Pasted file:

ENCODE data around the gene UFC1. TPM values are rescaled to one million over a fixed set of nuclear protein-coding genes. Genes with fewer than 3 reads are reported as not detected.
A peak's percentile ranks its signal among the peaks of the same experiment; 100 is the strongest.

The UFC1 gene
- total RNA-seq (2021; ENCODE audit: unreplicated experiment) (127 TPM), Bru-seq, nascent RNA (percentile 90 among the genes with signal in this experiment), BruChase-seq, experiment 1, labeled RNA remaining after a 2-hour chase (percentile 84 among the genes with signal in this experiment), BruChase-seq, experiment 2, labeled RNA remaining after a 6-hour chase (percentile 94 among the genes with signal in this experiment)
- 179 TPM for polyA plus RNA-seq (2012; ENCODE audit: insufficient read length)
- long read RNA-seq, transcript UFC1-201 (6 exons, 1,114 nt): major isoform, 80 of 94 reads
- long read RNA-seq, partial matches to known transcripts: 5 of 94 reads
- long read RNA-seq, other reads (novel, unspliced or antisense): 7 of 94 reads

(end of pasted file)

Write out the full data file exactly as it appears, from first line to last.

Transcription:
ENCODE data around the gene UFC1. TPM values are rescaled to one million over a fixed set of nuclear protein-coding genes. Genes with fewer than 3 reads are reported as not detected.
A peak's percentile ranks its signal among the peaks of the same experiment; 100 is the strongest.

The UFC1 gene
- total RNA-seq (2021; ENCODE audit: unreplicated experiment) (127 TPM), Bru-seq, nascent RNA (percentile 90 among the genes with signal in this experiment), BruChase-seq, experiment 1, labeled RNA remaining after a 2-hour chase (percentile 84 among the genes with signal in this experiment), BruChase-seq, experiment 2, labeled RNA remaining after a 6-hour chase (percentile 94 among the genes with signal in this experiment)
- 179 TPM for polyA plus RNA-seq (2012; ENCODE audit: insufficient read length)
- long read RNA-seq, transcript UFC1-201 (6 exons, 1,114 nt): major isoform, 80 of 94 reads
- long read RNA-seq, partial matches to known transcripts: 5 of 94 reads
- long read RNA-seq, other reads (novel, unspliced or antisense): 7 of 94 reads